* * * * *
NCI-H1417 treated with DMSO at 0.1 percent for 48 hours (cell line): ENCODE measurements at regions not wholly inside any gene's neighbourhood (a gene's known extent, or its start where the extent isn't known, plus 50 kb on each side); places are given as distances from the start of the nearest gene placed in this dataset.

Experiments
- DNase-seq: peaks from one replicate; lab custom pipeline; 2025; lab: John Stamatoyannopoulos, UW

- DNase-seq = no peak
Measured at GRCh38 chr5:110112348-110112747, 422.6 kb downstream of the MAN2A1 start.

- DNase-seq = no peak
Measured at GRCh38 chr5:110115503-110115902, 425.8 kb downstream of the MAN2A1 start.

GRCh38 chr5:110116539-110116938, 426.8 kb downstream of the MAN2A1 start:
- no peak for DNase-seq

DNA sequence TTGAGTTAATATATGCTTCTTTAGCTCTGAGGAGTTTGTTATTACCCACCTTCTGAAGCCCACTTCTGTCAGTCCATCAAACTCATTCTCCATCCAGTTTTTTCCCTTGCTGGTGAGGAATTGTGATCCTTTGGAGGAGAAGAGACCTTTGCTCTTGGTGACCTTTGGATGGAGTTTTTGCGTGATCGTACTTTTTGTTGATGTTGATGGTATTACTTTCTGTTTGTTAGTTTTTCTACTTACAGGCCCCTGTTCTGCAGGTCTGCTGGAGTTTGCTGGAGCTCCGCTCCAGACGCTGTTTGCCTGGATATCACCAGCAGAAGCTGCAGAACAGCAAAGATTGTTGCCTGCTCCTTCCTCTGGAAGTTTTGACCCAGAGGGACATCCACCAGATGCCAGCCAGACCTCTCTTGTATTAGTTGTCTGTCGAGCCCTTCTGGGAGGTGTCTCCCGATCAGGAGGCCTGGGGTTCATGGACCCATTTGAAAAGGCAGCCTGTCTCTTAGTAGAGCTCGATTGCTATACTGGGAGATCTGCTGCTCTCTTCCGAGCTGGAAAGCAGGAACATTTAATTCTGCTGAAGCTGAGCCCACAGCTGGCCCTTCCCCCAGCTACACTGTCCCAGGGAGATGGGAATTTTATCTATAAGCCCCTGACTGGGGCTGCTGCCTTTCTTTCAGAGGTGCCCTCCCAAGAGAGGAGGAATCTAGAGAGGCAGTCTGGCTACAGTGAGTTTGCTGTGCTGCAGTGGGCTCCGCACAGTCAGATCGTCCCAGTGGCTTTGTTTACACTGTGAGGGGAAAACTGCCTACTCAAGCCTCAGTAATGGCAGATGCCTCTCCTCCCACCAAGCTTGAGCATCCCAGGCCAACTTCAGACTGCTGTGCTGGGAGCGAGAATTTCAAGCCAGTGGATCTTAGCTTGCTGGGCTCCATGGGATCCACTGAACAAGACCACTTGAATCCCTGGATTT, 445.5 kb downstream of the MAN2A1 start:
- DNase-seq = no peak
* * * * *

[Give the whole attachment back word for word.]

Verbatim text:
NCI-H1417 treated with DMSO at 0.1 percent for 48 hours (cell line): ENCODE measurements at regions not wholly inside any gene's neighbourhood (a gene's known extent, or its start where the extent isn't known, plus 50 kb on each side); places are given as distances from the start of the nearest gene placed in this dataset.

Experiments
- DNase-seq: peaks from one replicate; lab custom pipeline; 2025; lab: John Stamatoyannopoulos, UW

- DNase-seq = no peak
Measured at GRCh38 chr5:110112348-110112747, 422.6 kb downstream of the MAN2A1 start.

- DNase-seq = no peak
Measured at GRCh38 chr5:110115503-110115902, 425.8 kb downstream of the MAN2A1 start.

GRCh38 chr5:110116539-110116938, 426.8 kb downstream of the MAN2A1 start:
- no peak for DNase-seq

DNA sequence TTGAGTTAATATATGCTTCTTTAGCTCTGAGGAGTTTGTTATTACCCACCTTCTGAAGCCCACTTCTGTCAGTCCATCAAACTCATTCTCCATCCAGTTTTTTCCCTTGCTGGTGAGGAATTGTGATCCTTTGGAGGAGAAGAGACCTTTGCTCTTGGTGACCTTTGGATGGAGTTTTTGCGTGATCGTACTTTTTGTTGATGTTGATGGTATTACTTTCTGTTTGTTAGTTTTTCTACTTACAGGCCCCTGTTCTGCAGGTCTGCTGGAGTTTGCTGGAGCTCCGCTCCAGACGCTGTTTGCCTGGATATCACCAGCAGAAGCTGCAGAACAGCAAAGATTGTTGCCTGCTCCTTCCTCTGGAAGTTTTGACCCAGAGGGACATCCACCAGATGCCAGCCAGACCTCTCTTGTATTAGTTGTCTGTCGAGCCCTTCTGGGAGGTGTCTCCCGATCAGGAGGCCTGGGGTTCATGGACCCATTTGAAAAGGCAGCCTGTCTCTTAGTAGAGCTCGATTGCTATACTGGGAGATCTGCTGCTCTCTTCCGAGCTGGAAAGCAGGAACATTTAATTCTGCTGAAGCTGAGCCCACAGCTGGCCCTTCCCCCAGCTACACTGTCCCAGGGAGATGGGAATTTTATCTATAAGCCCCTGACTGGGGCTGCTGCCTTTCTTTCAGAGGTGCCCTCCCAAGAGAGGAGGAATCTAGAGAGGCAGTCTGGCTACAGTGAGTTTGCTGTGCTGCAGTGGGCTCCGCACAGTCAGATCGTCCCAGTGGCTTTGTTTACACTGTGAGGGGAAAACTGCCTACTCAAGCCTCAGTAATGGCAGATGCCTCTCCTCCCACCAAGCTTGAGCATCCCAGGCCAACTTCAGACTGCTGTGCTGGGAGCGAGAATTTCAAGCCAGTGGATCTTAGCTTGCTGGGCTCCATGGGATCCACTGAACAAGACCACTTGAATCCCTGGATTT, 445.5 kb downstream of the MAN2A1 start:
- DNase-seq = no peak